This document is my attempt to justify my proposed changes to the font glyphs by adding some more details.
Blender currently ships with four different fonts. Two are fixed width (for text editor and few other places) and two are variable width (used in most places of the interface). For each of these two types there is one small version containing mostly lower Latin characters (and therefore only working well for English) and an optional larger version that contains characters from multiple languages. By default the two minimal fonts are used, but you can enable the use of the larger international fonts by selecting the "Translation" checkbox in Preferences / Interface.
The Keyboard Glyphs
Fonts can contain symbols and we make use of some when indicating some keypresses. Some keys, like "←" are easier to describe with a single symbol, rather than writing a more verbose "left arrow". Some keys, like "⌘" on Mac are more often shown as a symbol than written out as text as "command" (has been called "Apple key", "clover key", etc).
Do we need to show these as symbols? At least sometimes. Many Mac users would prefer nothing but symbols, while many Windows users would prefer nothing text descriptions so we at least have to support the use of symbols, even if their use differs by platform.
Do they have to be shown as font symbols? Yes. Although there are some times when we could have used icons for these, there are many times when these symbols need to used within text content. And in those cases it is important that they be scaled with the text to any size.
Font Type Reconciliation
There are some glyphs that are in the fixed-width versions of the fonts but are not in the variable-width version. The Event Icons (shown in the footer) deal with this by selecting glyphs from one font versus another. But this does not help for other uses. For example, Mac users would like to see "⇧" used to indicate "Shift". Currently we can see this symbol in the footer but cannot see it in the menus for keyboard shortcuts because the symbol is not in the variable-width small font used in the UI by default.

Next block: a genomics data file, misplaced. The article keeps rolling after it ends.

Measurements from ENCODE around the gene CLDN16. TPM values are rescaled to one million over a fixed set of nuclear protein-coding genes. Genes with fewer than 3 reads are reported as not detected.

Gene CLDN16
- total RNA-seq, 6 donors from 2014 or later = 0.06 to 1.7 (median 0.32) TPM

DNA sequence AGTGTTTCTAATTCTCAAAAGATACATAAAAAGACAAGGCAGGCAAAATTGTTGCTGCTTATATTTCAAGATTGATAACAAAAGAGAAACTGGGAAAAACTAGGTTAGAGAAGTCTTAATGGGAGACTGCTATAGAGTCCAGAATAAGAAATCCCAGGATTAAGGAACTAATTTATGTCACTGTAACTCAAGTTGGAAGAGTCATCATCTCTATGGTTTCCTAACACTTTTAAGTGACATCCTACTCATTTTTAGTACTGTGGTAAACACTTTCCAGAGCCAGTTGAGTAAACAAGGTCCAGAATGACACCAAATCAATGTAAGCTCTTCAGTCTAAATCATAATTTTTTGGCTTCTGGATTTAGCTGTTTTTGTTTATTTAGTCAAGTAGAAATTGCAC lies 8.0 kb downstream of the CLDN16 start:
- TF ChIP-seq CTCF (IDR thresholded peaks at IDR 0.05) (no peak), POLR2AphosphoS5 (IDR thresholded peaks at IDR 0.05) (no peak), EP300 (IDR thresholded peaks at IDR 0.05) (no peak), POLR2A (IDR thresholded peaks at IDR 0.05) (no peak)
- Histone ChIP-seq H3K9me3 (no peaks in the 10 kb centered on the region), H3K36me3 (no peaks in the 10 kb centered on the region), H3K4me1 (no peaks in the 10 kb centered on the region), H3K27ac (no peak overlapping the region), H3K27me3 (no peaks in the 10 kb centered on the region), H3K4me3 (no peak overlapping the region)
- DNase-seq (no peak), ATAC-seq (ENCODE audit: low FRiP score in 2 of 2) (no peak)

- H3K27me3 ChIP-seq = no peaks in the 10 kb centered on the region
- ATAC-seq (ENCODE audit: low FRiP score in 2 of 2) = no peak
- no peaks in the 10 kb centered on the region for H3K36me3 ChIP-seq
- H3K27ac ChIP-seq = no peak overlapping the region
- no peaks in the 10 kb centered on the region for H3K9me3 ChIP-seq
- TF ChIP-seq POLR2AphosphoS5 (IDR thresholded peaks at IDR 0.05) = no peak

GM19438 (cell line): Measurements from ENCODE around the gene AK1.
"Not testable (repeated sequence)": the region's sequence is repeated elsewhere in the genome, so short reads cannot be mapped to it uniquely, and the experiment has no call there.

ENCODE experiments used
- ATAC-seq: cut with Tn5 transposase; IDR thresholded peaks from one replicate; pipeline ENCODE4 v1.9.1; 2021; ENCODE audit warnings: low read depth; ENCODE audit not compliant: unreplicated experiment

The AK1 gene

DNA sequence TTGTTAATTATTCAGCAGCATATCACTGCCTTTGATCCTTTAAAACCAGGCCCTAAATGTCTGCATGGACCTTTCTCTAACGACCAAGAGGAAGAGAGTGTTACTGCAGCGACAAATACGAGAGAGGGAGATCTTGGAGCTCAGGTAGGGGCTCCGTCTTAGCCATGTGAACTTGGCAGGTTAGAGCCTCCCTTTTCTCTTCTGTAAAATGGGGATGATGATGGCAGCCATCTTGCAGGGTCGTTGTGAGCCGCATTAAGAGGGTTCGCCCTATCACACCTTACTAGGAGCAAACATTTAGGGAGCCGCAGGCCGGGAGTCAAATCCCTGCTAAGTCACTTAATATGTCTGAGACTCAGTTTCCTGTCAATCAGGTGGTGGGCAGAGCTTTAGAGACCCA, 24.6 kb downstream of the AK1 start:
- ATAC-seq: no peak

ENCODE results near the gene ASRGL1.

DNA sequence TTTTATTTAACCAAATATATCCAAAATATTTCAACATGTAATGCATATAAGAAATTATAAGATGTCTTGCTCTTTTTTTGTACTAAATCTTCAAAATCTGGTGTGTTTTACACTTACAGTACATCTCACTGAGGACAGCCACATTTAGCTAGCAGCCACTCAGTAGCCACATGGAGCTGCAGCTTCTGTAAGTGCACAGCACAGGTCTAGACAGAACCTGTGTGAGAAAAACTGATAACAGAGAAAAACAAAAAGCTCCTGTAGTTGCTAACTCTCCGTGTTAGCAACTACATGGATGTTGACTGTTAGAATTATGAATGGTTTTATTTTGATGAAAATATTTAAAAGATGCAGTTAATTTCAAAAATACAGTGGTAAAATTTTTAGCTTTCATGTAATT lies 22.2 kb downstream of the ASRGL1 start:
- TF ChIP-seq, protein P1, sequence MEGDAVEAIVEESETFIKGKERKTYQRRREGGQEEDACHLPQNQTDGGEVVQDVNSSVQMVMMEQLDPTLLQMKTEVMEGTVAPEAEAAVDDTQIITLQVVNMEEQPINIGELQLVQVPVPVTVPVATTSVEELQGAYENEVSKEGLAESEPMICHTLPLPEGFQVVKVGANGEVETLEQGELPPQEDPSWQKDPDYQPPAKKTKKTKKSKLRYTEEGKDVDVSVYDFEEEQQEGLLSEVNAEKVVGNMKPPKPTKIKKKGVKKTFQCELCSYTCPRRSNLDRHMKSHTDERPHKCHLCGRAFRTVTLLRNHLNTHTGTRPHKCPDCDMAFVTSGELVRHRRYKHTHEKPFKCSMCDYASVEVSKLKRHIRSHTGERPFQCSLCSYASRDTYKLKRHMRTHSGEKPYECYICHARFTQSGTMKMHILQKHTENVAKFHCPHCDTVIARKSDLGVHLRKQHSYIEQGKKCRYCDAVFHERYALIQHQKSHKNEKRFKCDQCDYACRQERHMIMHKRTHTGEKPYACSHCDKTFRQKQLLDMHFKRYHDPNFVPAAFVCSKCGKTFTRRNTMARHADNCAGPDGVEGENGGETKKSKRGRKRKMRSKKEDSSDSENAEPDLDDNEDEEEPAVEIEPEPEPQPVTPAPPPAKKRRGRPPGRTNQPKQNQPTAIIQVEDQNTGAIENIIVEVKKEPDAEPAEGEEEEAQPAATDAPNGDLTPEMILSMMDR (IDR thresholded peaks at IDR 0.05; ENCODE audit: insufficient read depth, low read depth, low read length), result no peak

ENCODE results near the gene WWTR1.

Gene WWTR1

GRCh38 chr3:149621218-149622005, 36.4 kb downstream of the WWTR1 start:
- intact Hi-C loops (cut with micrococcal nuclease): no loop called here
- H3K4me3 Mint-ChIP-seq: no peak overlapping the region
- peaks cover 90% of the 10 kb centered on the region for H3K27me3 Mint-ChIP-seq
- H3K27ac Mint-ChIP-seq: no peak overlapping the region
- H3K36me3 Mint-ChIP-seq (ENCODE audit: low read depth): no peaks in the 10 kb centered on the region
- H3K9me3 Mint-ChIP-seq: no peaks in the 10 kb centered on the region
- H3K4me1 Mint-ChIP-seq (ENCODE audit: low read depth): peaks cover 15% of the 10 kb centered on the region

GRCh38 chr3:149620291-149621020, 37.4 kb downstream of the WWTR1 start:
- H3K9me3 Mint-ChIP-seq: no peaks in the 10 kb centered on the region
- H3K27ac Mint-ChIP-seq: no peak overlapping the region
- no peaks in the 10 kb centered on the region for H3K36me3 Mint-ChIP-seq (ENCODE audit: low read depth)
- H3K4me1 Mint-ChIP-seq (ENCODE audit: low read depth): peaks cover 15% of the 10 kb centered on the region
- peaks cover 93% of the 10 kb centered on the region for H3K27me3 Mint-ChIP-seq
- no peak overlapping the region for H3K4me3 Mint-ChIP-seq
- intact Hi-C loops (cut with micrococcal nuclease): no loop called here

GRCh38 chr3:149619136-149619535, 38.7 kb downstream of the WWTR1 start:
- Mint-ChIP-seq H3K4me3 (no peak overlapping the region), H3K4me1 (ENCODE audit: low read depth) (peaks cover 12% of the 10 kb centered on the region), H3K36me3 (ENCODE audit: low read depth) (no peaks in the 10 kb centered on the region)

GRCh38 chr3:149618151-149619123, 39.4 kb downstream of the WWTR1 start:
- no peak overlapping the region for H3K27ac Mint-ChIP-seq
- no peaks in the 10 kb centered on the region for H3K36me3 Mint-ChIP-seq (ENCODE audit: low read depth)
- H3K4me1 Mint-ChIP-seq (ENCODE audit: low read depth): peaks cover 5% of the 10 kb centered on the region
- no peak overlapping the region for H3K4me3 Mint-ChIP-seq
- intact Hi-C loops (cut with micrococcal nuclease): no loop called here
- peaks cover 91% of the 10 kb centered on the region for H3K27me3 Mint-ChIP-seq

By ensuring these symbols are all in the UI font, not only can we then see them properly in the UI to indicate shortcuts, but it also allows us to simplify the Event Icon code since it no longer has to select from multiple fonts depending on glyph.
International Font Reconciliation
There are some symbols that are in the minimal (English) font that are not in the larger international font, and vice versa. It is very important that the international font be a complete superset of the smaller font. That is required for us to eventually use only the international fonts.
Size and Alignment
Our four fonts are all meta-fonts, containing characters from a number of different fonts. Over time each has gained new glyphs as they were needed, from a variety of donor fonts. Because of this the keyboard symbols we use do not share common sizes or alignment. Had they all be taken from the same font then each would work together harmoniously, with the same width, bearings, and vertical alignment.
By making these symbols share common sizes and alignment they can be placed by each other and still be readable. So if we need to use "⇧⌘" together we want them to be harmonious.
And by making these gylphs similar size and alignment it also means we can further simplify the code in Event Icons that has to currently deal with per-character adjustments.
Once these glyph changes are accepted we can then use these characters where we want. For Macs this is important for shortcuts, but it also comes in handy for Windows users too. Although Windows users prefer text over symbols for things like "Ctrl" and "Alt", it would still be nice to use symbols for "Windows key" and "Menu key" since those two are never shown as text on keyboards.
Once we are able to swap out our minimal font for the international version without errors, we can consider making the international font the only fonts used. And at that point we can use a subset of the smaller font as a fallback font. That way if a user replaces the main UI font with something else they can still see these characters even if that font does not contain them.